US Cardiovascular Health Disparities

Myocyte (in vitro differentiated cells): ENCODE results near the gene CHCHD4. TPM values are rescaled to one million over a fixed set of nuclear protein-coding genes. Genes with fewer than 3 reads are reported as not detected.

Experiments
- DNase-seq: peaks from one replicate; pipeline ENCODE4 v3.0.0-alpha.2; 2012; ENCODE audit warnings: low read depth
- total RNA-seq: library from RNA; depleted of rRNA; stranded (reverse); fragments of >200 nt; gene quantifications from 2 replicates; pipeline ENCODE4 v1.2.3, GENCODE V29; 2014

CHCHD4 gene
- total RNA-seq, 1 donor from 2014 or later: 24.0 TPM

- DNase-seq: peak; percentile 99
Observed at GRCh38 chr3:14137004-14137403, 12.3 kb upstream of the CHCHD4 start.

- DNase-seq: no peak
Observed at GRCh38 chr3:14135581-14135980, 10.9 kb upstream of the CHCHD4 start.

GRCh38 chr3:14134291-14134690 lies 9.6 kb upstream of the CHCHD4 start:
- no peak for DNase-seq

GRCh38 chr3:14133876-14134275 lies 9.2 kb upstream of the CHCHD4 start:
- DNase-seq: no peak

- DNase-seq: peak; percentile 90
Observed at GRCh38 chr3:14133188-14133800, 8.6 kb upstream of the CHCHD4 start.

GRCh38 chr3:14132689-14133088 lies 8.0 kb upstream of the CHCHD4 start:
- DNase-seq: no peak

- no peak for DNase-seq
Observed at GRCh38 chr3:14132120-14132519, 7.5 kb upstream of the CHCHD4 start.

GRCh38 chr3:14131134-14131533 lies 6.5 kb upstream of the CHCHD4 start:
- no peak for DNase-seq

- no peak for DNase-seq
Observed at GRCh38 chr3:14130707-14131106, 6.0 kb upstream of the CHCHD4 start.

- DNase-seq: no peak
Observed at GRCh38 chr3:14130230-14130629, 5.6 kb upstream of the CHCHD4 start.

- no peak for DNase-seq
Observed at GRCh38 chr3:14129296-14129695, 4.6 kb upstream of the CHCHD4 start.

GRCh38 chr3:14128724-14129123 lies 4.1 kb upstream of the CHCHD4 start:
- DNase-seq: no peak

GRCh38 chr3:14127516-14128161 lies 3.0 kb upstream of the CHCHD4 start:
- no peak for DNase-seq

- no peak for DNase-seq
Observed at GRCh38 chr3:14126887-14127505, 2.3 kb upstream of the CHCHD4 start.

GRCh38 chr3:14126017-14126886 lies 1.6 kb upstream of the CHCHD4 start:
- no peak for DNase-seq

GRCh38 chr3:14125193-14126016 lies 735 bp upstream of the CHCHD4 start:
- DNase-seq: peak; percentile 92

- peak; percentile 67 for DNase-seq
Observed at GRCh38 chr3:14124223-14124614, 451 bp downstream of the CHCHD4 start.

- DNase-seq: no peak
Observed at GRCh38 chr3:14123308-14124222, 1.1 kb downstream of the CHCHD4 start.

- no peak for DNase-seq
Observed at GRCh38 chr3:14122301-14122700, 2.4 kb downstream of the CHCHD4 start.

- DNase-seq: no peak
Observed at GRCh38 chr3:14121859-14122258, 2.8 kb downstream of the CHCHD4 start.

Geographic and racial/ethnic disparities in cardiovascular diseases (CVD) – the leading cause of death in the U.S. – remain large. Since 2010, CVD death rates are no longer declining in many states, and for some groups, mortality is increasing. Reduction in CVD disparities is a major stated goal of U.S. health policy, but national-level strategies, such as Healthy People 2020 and the Million Hearts campaign, do not directly address these large geographic differences in CVD between states. The U.S. is rich in local health data, yet it is poorly integrated, so there is little evidence available to guide states or local health systems when selecting among primary prevention interventions and policies. Health policy models are an important way to integrate complex patterns of risk exposure and disease burden with other population trends including income, education, aging, migration, and health care access. Previous CVD forecasts and policy models have produced only single geography – primarily national – estimates, which cannot provide the evidence needed to address geographic disparities. The overarching goal for this study will be: a systematic analysis of why CVD patterns vary by age, sex, race/ethnicity, and state in the U.S.; how this variation will lead to future divergence in CVD mortality rates; and the variable impact that similar risk reduction strategies will then have on different U.S. states. For this work, we will adapt econometric, geospatial, and epidemiologic modelling methods by leveraging the large data and computational resources of the Global Burden of Disease Study. Aim 1 is a CVD population health projection that will estimate future burden of CVD for each U.S. state by age, sex, and race/ethnicity. Using observed past trends in CVD and major modifiable causal risk factors, we will project health loss due to CVD, including disability-adjusted life years (DALYs), through 2040 for each U.S. state. We will integrate multiple sources of existing health surveillance data with the results of state-level health examination surveys. Estimates will be produced separately by sex and 5-year age groups, for four collectively exhaustive race/ethnicity categories for CVD overall, and separately for ischemic heart disease, heart failure, stroke, peripheral vascular disease, aortic aneurysm, and chronic kidney disease. Aim 2 is a new set of CVD health policy models that estimate the impact within each state of interventions shown to improve the delivery of pharmacotherapies that lower blood pressure and LDL-cholesterol. Aim 3 is a new set of CVD health policy models that estimate the impact of behavioral interventions shown to reduce CVD risk factors. Projections and policy models for CVD are a necessary step in reducing U.S. health disparities. Our results will be able to guide local decision-makers considering a range of policy options to reduce the burden of CVD. We will then implement a broad dissemination plan designed to expand the impact of our work beyond academic audiences, providing webinars, policy reports, and outreach to health departments and other stakeholders actively engaged in policy work in key states.